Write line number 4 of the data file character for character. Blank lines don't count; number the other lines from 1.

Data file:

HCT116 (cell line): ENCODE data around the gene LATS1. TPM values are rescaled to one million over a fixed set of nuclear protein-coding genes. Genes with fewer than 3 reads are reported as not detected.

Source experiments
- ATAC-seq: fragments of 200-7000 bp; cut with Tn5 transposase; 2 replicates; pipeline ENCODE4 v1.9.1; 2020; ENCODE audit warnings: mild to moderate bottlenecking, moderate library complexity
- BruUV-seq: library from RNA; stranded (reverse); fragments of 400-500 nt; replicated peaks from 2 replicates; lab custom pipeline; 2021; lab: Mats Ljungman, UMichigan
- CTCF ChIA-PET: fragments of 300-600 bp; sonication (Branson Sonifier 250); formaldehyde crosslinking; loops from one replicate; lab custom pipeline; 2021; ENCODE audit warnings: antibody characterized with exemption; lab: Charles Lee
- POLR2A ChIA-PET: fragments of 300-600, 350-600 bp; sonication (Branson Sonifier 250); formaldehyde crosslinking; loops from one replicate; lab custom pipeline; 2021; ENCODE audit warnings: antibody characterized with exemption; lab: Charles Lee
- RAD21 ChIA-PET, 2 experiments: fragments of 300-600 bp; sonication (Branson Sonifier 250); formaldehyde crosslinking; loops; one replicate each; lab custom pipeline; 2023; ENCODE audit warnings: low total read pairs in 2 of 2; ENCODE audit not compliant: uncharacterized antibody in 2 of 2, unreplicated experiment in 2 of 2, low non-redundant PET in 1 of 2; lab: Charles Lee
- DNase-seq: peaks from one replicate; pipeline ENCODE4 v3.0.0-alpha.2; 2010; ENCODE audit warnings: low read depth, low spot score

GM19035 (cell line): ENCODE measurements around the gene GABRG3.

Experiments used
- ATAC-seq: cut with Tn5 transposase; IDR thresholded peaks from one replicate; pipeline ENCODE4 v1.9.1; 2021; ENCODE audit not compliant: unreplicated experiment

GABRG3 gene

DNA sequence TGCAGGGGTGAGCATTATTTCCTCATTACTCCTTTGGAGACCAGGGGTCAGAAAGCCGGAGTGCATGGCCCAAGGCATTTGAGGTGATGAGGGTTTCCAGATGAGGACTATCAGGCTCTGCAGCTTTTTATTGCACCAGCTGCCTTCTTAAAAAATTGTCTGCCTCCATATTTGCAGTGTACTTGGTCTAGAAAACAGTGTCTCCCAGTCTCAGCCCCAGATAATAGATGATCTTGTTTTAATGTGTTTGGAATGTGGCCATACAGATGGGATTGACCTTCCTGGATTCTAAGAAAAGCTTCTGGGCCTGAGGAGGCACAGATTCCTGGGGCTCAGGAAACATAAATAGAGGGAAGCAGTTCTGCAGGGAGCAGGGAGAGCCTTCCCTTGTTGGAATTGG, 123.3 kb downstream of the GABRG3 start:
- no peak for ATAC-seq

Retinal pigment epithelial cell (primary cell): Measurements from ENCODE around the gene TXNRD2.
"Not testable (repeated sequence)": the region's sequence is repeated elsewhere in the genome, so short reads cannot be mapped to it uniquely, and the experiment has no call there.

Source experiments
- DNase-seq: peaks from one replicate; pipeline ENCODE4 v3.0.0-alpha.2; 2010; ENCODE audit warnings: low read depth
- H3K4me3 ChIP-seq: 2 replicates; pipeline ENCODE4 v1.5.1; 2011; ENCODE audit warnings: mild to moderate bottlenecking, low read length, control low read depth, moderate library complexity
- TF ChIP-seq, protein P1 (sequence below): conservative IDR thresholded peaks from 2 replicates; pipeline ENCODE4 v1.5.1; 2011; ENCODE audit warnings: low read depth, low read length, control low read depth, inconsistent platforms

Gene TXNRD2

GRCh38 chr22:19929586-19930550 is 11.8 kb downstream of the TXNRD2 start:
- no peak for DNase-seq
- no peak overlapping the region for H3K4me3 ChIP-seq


- BruUV-seq: library from RNA; stranded (reverse); fragments of 400-500 nt; replicated peaks from 2 replicates; lab custom pipeline; 2021; lab: Mats Ljungman, UMichigan